Python usage numbers

Christian Heimes lists at
Mon Feb 13 01:00:14 CET 2012

Am 12.02.2012 23:07, schrieb Terry Reedy:
> But because of the limitation of ascii on a worldwide, as opposed to
> American basis, we ended up with 100-200 codings for almost as many
> character sets. This is because the idea of ascii was applied by each
> nation or language group individually to their local situation.

You really learn to appreciate unicode when you have to deal with mixed
languages in texts and old databases from the 70ties and 80ties.

I'm working with books that contain medieval German, old German, modern
German, English, French, Latin, Hebrew, Arabic, ancient and modern
Greek, Rhaeto-Romanic, East European and more languages. Sometimes three
or four languages are used in a single book. Some books are more than
700 years old and contain glyphs that aren't covered by unicode yet.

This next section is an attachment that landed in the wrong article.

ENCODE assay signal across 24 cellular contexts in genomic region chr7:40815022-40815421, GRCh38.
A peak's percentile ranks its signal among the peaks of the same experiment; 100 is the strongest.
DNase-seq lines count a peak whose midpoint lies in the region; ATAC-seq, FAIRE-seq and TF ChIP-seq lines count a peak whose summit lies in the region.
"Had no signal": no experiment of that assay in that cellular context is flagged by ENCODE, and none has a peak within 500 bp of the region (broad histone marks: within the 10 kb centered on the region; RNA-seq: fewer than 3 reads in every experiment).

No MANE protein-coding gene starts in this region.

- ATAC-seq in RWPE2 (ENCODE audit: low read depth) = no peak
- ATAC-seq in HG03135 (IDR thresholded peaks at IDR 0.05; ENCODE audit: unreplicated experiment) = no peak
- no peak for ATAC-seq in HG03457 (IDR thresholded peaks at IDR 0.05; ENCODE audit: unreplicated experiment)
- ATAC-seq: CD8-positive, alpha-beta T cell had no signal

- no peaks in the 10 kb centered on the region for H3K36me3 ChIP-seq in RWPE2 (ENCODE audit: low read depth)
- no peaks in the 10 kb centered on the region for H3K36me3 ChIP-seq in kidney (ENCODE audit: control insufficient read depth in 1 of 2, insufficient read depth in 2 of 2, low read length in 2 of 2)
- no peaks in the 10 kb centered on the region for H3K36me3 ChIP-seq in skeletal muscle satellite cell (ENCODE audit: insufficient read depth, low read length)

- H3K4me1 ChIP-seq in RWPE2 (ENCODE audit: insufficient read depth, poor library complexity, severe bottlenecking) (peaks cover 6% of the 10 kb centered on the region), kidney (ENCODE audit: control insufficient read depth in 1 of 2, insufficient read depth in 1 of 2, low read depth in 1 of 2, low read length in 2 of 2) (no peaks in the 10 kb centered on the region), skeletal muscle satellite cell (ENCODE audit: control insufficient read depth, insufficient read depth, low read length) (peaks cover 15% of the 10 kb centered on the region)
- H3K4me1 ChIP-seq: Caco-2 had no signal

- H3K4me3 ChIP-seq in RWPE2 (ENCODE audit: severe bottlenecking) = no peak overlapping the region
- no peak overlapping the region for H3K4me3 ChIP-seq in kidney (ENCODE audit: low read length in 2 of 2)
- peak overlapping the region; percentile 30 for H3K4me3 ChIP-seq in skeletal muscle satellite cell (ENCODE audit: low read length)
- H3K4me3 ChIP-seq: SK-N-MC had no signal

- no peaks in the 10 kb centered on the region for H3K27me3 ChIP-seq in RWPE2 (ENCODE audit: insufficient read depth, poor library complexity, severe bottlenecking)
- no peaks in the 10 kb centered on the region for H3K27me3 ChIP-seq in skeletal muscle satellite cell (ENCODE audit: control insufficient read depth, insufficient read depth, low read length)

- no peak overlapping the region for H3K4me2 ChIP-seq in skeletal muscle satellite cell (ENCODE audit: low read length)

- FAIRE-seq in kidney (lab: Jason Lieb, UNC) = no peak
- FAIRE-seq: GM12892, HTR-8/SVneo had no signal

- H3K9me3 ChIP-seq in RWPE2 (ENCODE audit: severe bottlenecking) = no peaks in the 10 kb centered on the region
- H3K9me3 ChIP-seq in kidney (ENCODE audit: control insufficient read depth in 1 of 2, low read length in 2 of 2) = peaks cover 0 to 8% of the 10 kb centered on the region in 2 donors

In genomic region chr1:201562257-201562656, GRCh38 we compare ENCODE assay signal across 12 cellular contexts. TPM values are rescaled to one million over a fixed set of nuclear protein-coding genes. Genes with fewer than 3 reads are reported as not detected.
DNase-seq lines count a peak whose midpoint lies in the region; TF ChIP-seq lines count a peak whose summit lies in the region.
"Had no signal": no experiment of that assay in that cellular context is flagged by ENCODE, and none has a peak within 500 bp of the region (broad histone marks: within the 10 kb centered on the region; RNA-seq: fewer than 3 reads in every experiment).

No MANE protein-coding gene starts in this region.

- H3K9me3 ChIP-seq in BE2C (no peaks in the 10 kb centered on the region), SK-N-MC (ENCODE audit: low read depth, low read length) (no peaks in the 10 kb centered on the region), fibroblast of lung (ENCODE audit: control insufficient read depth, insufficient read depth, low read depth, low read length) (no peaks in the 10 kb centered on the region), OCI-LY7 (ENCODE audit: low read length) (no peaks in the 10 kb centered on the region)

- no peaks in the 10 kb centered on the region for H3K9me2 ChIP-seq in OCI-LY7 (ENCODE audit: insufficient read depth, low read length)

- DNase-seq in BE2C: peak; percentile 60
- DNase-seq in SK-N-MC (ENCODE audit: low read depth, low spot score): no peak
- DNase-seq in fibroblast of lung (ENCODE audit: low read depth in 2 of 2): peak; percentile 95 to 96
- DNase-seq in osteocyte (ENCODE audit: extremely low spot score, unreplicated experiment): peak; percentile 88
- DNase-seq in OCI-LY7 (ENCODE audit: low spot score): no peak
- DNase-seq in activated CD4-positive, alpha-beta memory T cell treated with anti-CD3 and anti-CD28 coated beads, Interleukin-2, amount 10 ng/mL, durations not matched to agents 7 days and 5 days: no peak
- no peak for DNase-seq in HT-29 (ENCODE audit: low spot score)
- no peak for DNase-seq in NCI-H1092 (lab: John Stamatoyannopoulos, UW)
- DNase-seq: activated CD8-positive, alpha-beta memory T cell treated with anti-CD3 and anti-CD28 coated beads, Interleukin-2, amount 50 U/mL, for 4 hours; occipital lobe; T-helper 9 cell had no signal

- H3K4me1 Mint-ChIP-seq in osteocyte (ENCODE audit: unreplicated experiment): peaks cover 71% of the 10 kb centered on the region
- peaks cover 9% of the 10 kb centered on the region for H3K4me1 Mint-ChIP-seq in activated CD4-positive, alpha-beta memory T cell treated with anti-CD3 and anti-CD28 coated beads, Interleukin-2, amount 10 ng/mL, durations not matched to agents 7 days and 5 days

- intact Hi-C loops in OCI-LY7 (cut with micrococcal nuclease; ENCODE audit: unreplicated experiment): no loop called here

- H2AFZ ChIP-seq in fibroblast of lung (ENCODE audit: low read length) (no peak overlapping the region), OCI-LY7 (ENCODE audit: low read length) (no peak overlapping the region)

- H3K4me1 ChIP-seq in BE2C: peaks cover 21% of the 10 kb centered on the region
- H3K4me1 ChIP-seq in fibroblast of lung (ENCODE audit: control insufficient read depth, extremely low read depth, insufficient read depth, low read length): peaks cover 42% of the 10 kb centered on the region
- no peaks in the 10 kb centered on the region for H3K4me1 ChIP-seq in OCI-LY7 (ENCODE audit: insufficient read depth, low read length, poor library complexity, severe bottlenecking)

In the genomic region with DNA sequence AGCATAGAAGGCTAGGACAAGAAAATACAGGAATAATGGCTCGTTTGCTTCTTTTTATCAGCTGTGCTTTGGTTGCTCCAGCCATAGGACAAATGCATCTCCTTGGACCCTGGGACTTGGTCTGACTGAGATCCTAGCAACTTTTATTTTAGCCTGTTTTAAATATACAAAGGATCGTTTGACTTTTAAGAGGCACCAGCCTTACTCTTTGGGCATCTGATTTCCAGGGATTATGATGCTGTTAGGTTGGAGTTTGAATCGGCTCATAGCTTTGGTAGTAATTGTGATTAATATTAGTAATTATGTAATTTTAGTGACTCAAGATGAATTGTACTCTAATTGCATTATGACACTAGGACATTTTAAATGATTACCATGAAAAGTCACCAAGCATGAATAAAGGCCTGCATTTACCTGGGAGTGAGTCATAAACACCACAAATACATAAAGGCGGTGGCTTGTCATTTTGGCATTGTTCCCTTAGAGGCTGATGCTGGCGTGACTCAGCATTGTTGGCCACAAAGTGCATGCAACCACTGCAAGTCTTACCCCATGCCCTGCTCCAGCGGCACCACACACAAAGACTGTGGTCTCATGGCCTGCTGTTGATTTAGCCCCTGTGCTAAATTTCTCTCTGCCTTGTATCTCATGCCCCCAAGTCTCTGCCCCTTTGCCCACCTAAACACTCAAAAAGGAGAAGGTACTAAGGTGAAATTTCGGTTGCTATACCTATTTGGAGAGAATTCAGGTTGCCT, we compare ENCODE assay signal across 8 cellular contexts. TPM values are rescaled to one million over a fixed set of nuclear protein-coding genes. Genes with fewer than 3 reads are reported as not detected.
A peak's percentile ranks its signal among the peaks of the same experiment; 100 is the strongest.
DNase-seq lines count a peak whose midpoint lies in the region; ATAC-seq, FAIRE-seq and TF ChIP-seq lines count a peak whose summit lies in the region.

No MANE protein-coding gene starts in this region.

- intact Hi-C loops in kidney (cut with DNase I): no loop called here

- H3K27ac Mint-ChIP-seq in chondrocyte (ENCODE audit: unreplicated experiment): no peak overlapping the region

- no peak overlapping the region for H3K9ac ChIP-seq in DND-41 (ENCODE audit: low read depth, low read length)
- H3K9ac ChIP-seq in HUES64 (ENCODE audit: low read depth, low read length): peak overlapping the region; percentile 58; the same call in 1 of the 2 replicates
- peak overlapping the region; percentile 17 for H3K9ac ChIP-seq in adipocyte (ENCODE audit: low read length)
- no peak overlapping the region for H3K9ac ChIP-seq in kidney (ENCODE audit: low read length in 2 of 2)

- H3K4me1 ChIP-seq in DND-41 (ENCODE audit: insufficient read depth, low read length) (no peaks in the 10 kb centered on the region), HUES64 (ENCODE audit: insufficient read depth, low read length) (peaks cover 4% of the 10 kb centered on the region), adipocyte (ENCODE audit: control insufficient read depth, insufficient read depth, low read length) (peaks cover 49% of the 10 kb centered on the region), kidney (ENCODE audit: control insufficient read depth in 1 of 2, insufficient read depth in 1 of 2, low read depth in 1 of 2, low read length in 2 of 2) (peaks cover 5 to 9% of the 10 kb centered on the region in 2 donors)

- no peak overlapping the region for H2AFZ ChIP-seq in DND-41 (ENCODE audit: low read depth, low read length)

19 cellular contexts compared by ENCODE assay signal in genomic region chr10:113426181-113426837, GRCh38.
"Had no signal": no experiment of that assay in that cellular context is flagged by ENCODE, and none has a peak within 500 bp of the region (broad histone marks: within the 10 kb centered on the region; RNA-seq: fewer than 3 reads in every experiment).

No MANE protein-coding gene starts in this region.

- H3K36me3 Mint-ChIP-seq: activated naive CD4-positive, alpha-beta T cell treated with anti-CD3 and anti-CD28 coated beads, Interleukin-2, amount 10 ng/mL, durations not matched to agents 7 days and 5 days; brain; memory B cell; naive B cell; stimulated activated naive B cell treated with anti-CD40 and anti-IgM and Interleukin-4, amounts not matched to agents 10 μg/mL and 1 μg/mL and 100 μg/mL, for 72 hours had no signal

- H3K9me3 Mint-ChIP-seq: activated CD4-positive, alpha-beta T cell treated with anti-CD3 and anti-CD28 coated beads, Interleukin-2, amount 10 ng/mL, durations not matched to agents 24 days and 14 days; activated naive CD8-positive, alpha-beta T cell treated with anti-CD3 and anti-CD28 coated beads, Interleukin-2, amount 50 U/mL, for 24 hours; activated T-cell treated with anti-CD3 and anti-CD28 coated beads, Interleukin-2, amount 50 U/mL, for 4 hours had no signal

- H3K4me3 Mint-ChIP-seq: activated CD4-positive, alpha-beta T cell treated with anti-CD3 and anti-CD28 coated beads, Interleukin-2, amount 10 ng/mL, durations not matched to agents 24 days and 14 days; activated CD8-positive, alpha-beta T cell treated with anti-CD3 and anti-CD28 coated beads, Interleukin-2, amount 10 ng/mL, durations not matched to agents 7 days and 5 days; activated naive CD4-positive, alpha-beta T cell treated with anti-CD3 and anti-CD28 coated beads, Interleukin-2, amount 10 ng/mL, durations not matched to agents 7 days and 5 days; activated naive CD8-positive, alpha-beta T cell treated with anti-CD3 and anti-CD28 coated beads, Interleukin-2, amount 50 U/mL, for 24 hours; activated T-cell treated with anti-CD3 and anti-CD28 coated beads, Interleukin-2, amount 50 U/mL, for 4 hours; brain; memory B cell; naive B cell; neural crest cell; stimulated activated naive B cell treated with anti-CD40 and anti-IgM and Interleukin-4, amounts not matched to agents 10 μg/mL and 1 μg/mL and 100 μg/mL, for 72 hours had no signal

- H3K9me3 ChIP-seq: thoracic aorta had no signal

Without unicode it would be virtually impossible to deal with it.

Metadata for these books come from old and proprietary databases and are
stored in a format that is optimized for magnetic tape. Most people will
never have heard about ISO-5426 or ANSEL encoding or about file formats
like MAB2, MARC or PICA. It took me quite some time to develop codecs to
encode and decode an old and partly undocumented variable multibyte
encodings that predates UTF-8 by about a decade. Of course every system
interprets the undocumented parts slightly different ...

Unicode and XML are bliss for metadata exchange and long term storage!

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